'National' weapons in Nablus
The IDF does not permit Palestinian police to patrol Nablus with weapons, because there is a symbiotic and personal affiliation between the terror-spreading gunmen and security services.
A rifle round that costs NIS 0.50 in Israel costs NIS 4 in Nablus. A rifle that costs NIS 20,000 in Nablus is sold in Israel for NIS 5,000, according to three young men who presented themselves as gun dealers.
One of them, about 21, also presented himself as an activist of the al-Aqsa Martyrs' Brigade. The other two serve in the Palestinian security forces.
They said the usual things - that the weapons and munitions in Nablus (and the West Bank in general) came from Israel, and that there were many ways to smuggle them despite the barricades and roadblocks as well as strict military inspection of all incoming and outgoing merchandise and the merchants' permits. They spoke about Israeli mediators, soldiers who sold their weapons and soldiers who could be bribed with a bit of hash. They said there were 20 or 30 big arms dealers who smuggled hundreds and thousands of shekels worth of weapons, and small dealers, like themselves, who made do with a few thousand shekels.
Dozens of arms dealers are making a living in Nablus. There must be a lot of money in that besieged, strangled city, many of whose residents have stood in line over the past two months for up to NIS 300 in food stamps, and cannot pay their water and electricity bills.
Nablus was known for its thriving arms trade even before the outburst of the present intifada. Balata refugee camp residents and some members of the city's veteran families used to accuse each other of profiteering.
The refugees accused members of certain veteran families of maintaining good relations with Israeli military authorities, so they could smuggle arms. The veterans accused the refugees of imposing a reign of fear and terror.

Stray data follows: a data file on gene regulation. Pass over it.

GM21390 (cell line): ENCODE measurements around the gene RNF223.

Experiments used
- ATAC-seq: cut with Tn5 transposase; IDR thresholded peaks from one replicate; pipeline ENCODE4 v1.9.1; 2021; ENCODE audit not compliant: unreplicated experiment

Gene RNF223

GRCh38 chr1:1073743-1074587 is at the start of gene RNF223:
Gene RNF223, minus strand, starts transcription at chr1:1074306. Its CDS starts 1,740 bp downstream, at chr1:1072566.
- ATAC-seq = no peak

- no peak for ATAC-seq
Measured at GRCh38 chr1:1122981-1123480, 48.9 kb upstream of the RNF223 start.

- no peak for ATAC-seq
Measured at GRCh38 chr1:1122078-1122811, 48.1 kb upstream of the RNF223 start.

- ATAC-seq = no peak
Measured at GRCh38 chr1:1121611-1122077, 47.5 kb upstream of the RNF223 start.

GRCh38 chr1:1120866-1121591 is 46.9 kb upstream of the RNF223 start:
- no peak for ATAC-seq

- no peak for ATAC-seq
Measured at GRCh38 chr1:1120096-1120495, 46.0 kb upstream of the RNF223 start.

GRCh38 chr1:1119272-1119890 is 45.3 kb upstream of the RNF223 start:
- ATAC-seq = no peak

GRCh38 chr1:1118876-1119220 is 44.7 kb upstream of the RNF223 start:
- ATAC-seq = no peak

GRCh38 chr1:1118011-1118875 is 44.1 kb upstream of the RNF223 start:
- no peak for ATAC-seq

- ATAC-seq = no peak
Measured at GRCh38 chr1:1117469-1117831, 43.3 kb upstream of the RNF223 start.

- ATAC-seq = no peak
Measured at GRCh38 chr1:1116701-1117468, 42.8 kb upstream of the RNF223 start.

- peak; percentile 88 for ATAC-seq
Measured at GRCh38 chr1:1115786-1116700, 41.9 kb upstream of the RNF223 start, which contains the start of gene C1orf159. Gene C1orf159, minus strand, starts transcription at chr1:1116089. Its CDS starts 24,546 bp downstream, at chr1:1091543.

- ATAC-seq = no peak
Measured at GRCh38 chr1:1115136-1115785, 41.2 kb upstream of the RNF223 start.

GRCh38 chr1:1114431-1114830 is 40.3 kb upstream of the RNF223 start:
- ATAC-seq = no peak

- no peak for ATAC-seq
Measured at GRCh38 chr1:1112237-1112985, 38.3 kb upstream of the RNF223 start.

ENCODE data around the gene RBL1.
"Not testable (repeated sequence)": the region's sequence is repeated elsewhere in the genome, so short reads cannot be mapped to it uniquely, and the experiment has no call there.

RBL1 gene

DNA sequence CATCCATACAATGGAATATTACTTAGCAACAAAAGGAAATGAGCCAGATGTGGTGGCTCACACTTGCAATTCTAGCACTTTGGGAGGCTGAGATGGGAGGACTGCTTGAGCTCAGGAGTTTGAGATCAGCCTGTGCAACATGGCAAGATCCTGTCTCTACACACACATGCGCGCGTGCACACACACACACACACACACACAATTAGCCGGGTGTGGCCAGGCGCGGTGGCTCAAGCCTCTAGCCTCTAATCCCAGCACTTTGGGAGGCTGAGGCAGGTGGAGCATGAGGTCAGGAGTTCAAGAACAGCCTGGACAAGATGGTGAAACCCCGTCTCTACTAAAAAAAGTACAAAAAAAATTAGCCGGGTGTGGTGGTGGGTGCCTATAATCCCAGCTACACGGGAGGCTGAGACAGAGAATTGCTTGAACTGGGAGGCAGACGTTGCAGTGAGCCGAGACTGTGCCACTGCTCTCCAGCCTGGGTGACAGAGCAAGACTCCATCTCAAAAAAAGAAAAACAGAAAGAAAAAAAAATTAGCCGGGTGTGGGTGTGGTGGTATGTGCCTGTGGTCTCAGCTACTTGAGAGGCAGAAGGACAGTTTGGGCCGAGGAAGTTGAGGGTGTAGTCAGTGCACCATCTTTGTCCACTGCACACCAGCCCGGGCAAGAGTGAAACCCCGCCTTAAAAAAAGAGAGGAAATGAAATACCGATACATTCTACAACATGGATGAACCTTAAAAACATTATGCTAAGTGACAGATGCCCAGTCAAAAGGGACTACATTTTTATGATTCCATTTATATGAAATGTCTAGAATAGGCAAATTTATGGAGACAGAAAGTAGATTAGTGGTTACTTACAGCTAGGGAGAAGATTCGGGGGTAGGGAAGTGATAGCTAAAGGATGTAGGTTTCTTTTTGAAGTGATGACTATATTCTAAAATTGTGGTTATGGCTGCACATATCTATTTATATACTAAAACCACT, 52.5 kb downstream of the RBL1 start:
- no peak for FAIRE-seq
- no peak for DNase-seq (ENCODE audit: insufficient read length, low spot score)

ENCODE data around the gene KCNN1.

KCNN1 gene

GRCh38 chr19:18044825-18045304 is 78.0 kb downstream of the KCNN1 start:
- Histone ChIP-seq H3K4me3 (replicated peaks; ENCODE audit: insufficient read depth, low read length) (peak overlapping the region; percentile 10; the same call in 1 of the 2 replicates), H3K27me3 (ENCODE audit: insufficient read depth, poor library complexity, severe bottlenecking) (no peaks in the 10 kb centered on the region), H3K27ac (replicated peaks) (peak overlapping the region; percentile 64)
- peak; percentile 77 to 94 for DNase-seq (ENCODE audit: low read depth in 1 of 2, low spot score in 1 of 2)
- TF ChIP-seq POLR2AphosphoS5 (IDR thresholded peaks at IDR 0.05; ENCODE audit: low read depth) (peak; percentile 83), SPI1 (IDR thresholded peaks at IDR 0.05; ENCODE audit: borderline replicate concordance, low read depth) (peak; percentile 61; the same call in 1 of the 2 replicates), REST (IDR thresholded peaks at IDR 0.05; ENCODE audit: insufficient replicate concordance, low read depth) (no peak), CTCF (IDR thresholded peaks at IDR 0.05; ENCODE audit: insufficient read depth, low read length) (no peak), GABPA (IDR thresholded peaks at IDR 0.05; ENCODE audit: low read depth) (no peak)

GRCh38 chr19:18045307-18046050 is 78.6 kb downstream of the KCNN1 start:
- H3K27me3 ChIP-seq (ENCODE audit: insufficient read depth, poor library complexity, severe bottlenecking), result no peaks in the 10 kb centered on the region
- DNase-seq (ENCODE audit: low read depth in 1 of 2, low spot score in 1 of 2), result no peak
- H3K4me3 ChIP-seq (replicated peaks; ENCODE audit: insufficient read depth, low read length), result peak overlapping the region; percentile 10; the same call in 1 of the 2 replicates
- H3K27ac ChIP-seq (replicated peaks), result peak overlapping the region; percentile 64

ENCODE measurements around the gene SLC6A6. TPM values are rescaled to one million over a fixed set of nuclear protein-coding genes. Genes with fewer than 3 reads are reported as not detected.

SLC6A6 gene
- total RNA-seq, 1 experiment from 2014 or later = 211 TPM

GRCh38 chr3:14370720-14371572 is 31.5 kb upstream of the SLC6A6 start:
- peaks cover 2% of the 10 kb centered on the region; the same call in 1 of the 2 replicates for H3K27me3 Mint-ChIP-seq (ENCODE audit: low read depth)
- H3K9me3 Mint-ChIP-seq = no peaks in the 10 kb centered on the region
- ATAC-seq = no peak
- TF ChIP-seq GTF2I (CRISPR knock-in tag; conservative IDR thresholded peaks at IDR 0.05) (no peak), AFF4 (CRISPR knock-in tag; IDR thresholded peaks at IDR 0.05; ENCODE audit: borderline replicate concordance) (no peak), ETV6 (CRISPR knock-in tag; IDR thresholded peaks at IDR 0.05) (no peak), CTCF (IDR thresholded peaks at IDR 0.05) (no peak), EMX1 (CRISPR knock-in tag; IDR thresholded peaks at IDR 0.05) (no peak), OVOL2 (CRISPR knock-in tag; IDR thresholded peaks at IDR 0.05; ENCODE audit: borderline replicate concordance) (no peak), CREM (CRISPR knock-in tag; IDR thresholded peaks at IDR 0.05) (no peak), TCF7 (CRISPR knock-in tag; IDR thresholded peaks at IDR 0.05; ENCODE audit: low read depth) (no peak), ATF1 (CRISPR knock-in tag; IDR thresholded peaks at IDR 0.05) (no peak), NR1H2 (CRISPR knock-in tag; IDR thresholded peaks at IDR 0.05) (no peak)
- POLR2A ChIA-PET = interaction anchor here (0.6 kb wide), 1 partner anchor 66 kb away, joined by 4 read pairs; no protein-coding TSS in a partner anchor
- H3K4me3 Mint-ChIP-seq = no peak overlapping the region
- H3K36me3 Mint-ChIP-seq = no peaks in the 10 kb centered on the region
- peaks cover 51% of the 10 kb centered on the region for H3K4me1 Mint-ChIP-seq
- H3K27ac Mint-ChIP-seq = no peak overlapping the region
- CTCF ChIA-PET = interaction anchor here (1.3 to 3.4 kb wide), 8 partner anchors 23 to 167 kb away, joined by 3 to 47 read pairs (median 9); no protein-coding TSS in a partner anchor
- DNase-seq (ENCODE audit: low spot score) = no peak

Both sides were probably right. Both sides are identified with Fatah. It was said that for generations, Nablus' wealthy families kept armed gangs to protect themselves from each other. Now, people further down the political and financial pecking order also feel the need for armed protection.
Other people are arming themselves to increase their political influence in Fatah and the Palestinian Authority vis-a-vis other political groups in the movement. The more weapons there are in town, the greater the incentive to import more, to protect those who don't have them.
The three young arms dealers, the oldest of whom was 24, said the weapons had a national and commercial rate. The first, lower one, was intended for "resistance to the occupation." The second was for various personal needs. The weapon that killed a senior Hamas activist two weeks ago as he was leaving the mosque, and injured about four other activists was probably bought at the national rate. So were the weapons of Hamas members who came out to express their fury against Fatah. Nablus residents got no sleep on the night between October 18 and 19, as rival groups exchanged fire in the streets.
A well-known Fatah figure, affiliated with one of the many al-Aqsa Brigade groups, walked into a Nablus post office branch two weeks ago carrying a rifle that was also, one may assume, "national."
On that day, the city's post office branches were distributing the allowances of bereaved families, after months during which such payments had been frozen, together with the wages of PA civil servants. Elderly parents stood in line waiting for their NIS 600. Suddenly that well-known person appeared, and demanded that the clerk hand him the allowances of some 60 families in cash. He told people there that they could come to him and receive their money. One woman begged him to split the money with her down the middle. He agreed, but threatened to harm anyone who testified against him or mentioned his name.
This report reached Palestinian security men and frustrated, angry Fatah loyalists, but went no further. For who would dare to ask the known gunman to comment in order to publish a newspaper report?
The Palestinian police say they cannot impose order because the IDF does not permit its people to patrol the city with weapons. But this argument ignores the symbiotic and personal affiliation between the terror-spreading gunmen and security services, and between the gunmen and parts of Fatah. The affiliation is an old one, but is cause for greater concern now. How can Fatah reassert its authority over Palestinians in the territories? It cannot even protect the public from those who present themselves as Fatah men, and reap political and financial gain from the chaos they themselves sow.
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